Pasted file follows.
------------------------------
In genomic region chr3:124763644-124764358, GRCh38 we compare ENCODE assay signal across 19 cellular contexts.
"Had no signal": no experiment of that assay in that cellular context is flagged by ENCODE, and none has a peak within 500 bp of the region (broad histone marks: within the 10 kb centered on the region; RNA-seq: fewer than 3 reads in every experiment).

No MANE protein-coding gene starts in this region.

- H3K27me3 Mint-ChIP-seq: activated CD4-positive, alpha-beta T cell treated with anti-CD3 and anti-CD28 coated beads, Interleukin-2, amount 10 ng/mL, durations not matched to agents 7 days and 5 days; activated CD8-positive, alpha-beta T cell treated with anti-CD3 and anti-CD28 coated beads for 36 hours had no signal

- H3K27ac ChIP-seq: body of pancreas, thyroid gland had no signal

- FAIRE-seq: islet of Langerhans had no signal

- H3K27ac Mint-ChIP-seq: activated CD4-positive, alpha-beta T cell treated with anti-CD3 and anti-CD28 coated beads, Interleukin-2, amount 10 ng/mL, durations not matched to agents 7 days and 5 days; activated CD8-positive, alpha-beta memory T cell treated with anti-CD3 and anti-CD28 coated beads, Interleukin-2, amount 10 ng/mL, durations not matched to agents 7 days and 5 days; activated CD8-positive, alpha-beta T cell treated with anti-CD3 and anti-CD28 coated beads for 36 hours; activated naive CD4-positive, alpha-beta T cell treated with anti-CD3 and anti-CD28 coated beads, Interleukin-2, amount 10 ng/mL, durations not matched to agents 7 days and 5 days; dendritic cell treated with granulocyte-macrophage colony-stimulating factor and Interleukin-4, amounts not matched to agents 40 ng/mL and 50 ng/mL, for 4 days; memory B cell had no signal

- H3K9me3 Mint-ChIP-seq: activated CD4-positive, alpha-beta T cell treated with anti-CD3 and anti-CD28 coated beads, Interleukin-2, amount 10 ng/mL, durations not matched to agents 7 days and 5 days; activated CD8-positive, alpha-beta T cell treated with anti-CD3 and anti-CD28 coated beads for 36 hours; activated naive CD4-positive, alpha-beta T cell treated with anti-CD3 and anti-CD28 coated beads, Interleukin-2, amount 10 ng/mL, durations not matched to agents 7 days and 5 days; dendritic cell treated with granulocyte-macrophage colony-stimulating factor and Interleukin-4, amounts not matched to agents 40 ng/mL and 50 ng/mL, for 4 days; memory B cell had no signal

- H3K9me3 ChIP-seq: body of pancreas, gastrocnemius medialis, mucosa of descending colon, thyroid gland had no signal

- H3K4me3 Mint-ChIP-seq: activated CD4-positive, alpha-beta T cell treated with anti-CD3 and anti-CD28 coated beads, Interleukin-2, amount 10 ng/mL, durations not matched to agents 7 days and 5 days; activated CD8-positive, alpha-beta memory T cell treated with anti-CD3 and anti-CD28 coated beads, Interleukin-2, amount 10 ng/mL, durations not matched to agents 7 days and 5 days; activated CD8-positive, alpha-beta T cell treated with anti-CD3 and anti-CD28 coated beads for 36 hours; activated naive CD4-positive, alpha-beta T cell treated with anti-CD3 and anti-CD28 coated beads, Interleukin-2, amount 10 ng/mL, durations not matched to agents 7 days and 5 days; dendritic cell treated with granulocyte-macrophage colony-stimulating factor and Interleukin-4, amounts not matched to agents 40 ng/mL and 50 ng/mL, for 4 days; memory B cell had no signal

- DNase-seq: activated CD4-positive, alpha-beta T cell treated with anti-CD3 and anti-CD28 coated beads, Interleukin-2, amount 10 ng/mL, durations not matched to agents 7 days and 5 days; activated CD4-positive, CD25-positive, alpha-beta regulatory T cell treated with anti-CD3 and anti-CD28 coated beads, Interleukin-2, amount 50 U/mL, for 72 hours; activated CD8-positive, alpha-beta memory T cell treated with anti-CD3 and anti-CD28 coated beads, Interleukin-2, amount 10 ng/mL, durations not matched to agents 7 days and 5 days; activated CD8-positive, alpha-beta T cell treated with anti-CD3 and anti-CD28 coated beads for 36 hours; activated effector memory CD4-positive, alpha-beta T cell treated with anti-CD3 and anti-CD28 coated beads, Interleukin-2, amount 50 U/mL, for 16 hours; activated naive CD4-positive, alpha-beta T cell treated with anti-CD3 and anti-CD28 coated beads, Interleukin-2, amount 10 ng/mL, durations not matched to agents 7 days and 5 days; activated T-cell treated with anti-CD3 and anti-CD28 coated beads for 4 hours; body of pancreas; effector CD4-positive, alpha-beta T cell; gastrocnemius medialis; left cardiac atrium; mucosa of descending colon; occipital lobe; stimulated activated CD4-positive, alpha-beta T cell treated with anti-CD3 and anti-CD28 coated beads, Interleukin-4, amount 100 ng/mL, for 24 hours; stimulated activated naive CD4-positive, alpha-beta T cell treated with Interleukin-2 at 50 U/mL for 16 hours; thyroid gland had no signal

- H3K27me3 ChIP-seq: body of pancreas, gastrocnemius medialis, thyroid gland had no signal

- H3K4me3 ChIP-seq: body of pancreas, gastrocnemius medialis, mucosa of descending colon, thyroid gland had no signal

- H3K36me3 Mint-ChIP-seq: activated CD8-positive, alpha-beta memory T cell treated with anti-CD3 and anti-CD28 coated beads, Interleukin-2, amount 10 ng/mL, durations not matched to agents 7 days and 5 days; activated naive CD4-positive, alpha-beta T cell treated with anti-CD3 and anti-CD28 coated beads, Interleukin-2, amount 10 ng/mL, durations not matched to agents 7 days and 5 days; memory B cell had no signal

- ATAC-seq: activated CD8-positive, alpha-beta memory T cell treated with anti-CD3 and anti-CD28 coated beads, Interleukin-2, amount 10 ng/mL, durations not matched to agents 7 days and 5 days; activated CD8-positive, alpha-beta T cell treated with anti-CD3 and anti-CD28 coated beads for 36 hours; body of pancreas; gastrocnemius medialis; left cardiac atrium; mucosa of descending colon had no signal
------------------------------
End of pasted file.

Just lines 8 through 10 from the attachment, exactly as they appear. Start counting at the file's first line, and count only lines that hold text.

- H3K9me3 Mint-ChIP-seq: activated CD4-positive, alpha-beta T cell treated with anti-CD3 and anti-CD28 coated beads, Interleukin-2, amount 10 ng/mL, durations not matched to agents 7 days and 5 days; activated CD8-positive, alpha-beta T cell treated with anti-CD3 and anti-CD28 coated beads for 36 hours; activated naive CD4-positive, alpha-beta T cell treated with anti-CD3 and anti-CD28 coated beads, Interleukin-2, amount 10 ng/mL, durations not matched to agents 7 days and 5 days; dendritic cell treated with granulocyte-macrophage colony-stimulating factor and Interleukin-4, amounts not matched to agents 40 ng/mL and 50 ng/mL, for 4 days; memory B cell had no signal

- H3K9me3 ChIP-seq: body of pancreas, gastrocnemius medialis, mucosa of descending colon, thyroid gland had no signal

- H3K4me3 Mint-ChIP-seq: activated CD4-positive, alpha-beta T cell treated with anti-CD3 and anti-CD28 coated beads, Interleukin-2, amount 10 ng/mL, durations not matched to agents 7 days and 5 days; activated CD8-positive, alpha-beta memory T cell treated with anti-CD3 and anti-CD28 coated beads, Interleukin-2, amount 10 ng/mL, durations not matched to agents 7 days and 5 days; activated CD8-positive, alpha-beta T cell treated with anti-CD3 and anti-CD28 coated beads for 36 hours; activated naive CD4-positive, alpha-beta T cell treated with anti-CD3 and anti-CD28 coated beads, Interleukin-2, amount 10 ng/mL, durations not matched to agents 7 days and 5 days; dendritic cell treated with granulocyte-macrophage colony-stimulating factor and Interleukin-4, amounts not matched to agents 40 ng/mL and 50 ng/mL, for 4 days; memory B cell had no signal